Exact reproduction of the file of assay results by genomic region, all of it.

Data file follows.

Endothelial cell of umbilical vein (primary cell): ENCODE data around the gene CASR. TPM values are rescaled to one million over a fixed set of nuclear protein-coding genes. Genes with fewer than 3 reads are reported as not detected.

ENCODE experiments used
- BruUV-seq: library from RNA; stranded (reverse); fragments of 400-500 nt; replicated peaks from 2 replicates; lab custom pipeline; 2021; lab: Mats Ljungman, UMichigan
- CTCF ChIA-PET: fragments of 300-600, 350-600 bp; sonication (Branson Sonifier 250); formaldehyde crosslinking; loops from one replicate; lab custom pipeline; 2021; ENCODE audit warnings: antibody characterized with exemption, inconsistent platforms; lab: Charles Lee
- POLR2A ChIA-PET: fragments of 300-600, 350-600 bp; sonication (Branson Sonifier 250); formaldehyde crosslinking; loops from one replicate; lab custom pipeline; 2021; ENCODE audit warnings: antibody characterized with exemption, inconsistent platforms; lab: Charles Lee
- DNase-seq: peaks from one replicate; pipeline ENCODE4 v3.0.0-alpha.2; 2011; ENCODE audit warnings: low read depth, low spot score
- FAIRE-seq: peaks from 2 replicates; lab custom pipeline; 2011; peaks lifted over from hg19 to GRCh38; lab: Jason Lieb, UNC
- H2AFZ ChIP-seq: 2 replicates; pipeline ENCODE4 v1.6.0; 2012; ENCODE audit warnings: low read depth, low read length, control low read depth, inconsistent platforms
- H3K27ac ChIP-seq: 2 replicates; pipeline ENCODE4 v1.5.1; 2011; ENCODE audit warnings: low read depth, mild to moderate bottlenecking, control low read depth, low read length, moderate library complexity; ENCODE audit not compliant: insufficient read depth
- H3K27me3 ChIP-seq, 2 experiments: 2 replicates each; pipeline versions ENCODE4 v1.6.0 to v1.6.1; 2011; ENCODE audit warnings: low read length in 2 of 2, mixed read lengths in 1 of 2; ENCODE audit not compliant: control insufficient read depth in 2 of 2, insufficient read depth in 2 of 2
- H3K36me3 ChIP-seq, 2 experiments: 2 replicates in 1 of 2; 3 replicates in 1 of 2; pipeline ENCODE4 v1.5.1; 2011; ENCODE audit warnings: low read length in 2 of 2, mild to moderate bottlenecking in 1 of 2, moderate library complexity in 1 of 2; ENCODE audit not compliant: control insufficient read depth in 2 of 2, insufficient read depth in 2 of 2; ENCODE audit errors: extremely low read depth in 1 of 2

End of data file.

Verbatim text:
Endothelial cell of umbilical vein (primary cell): ENCODE data around the gene CASR. TPM values are rescaled to one million over a fixed set of nuclear protein-coding genes. Genes with fewer than 3 reads are reported as not detected.

ENCODE experiments used
- BruUV-seq: library from RNA; stranded (reverse); fragments of 400-500 nt; replicated peaks from 2 replicates; lab custom pipeline; 2021; lab: Mats Ljungman, UMichigan
- CTCF ChIA-PET: fragments of 300-600, 350-600 bp; sonication (Branson Sonifier 250); formaldehyde crosslinking; loops from one replicate; lab custom pipeline; 2021; ENCODE audit warnings: antibody characterized with exemption, inconsistent platforms; lab: Charles Lee
- POLR2A ChIA-PET: fragments of 300-600, 350-600 bp; sonication (Branson Sonifier 250); formaldehyde crosslinking; loops from one replicate; lab custom pipeline; 2021; ENCODE audit warnings: antibody characterized with exemption, inconsistent platforms; lab: Charles Lee
- DNase-seq: peaks from one replicate; pipeline ENCODE4 v3.0.0-alpha.2; 2011; ENCODE audit warnings: low read depth, low spot score
- FAIRE-seq: peaks from 2 replicates; lab custom pipeline; 2011; peaks lifted over from hg19 to GRCh38; lab: Jason Lieb, UNC
- H2AFZ ChIP-seq: 2 replicates; pipeline ENCODE4 v1.6.0; 2012; ENCODE audit warnings: low read depth, low read length, control low read depth, inconsistent platforms
- H3K27ac ChIP-seq: 2 replicates; pipeline ENCODE4 v1.5.1; 2011; ENCODE audit warnings: low read depth, mild to moderate bottlenecking, control low read depth, low read length, moderate library complexity; ENCODE audit not compliant: insufficient read depth
- H3K27me3 ChIP-seq, 2 experiments: 2 replicates each; pipeline versions ENCODE4 v1.6.0 to v1.6.1; 2011; ENCODE audit warnings: low read length in 2 of 2, mixed read lengths in 1 of 2; ENCODE audit not compliant: control insufficient read depth in 2 of 2, insufficient read depth in 2 of 2
- H3K36me3 ChIP-seq, 2 experiments: 2 replicates in 1 of 2; 3 replicates in 1 of 2; pipeline ENCODE4 v1.5.1; 2011; ENCODE audit warnings: low read length in 2 of 2, mild to moderate bottlenecking in 1 of 2, moderate library complexity in 1 of 2; ENCODE audit not compliant: control insufficient read depth in 2 of 2, insufficient read depth in 2 of 2; ENCODE audit errors: extremely low read depth in 1 of 2